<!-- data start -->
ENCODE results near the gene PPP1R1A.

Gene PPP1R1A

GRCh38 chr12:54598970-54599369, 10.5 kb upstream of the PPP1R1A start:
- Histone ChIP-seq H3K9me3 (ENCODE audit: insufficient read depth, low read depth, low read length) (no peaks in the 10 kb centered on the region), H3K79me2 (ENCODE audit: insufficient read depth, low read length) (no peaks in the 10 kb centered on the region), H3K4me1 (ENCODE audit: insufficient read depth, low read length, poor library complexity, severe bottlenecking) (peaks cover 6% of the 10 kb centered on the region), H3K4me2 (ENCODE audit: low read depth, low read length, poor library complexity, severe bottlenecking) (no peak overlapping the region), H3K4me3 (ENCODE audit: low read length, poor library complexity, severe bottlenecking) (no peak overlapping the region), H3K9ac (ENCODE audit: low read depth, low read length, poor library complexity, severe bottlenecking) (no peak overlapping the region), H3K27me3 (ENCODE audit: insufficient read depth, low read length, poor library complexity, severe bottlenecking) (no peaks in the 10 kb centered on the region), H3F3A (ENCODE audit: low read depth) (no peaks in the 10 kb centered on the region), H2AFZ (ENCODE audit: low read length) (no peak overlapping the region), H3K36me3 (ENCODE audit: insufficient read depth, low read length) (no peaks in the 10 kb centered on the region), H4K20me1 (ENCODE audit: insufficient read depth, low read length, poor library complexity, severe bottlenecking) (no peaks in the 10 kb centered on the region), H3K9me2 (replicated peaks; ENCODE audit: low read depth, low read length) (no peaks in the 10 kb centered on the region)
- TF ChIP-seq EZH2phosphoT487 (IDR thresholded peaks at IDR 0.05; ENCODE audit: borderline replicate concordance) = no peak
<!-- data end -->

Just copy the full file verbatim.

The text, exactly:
ENCODE results near the gene PPP1R1A.

Gene PPP1R1A

GRCh38 chr12:54598970-54599369, 10.5 kb upstream of the PPP1R1A start:
- Histone ChIP-seq H3K9me3 (ENCODE audit: insufficient read depth, low read depth, low read length) (no peaks in the 10 kb centered on the region), H3K79me2 (ENCODE audit: insufficient read depth, low read length) (no peaks in the 10 kb centered on the region), H3K4me1 (ENCODE audit: insufficient read depth, low read length, poor library complexity, severe bottlenecking) (peaks cover 6% of the 10 kb centered on the region), H3K4me2 (ENCODE audit: low read depth, low read length, poor library complexity, severe bottlenecking) (no peak overlapping the region), H3K4me3 (ENCODE audit: low read length, poor library complexity, severe bottlenecking) (no peak overlapping the region), H3K9ac (ENCODE audit: low read depth, low read length, poor library complexity, severe bottlenecking) (no peak overlapping the region), H3K27me3 (ENCODE audit: insufficient read depth, low read length, poor library complexity, severe bottlenecking) (no peaks in the 10 kb centered on the region), H3F3A (ENCODE audit: low read depth) (no peaks in the 10 kb centered on the region), H2AFZ (ENCODE audit: low read length) (no peak overlapping the region), H3K36me3 (ENCODE audit: insufficient read depth, low read length) (no peaks in the 10 kb centered on the region), H4K20me1 (ENCODE audit: insufficient read depth, low read length, poor library complexity, severe bottlenecking) (no peaks in the 10 kb centered on the region), H3K9me2 (replicated peaks; ENCODE audit: low read depth, low read length) (no peaks in the 10 kb centered on the region)
- TF ChIP-seq EZH2phosphoT487 (IDR thresholded peaks at IDR 0.05; ENCODE audit: borderline replicate concordance) = no peak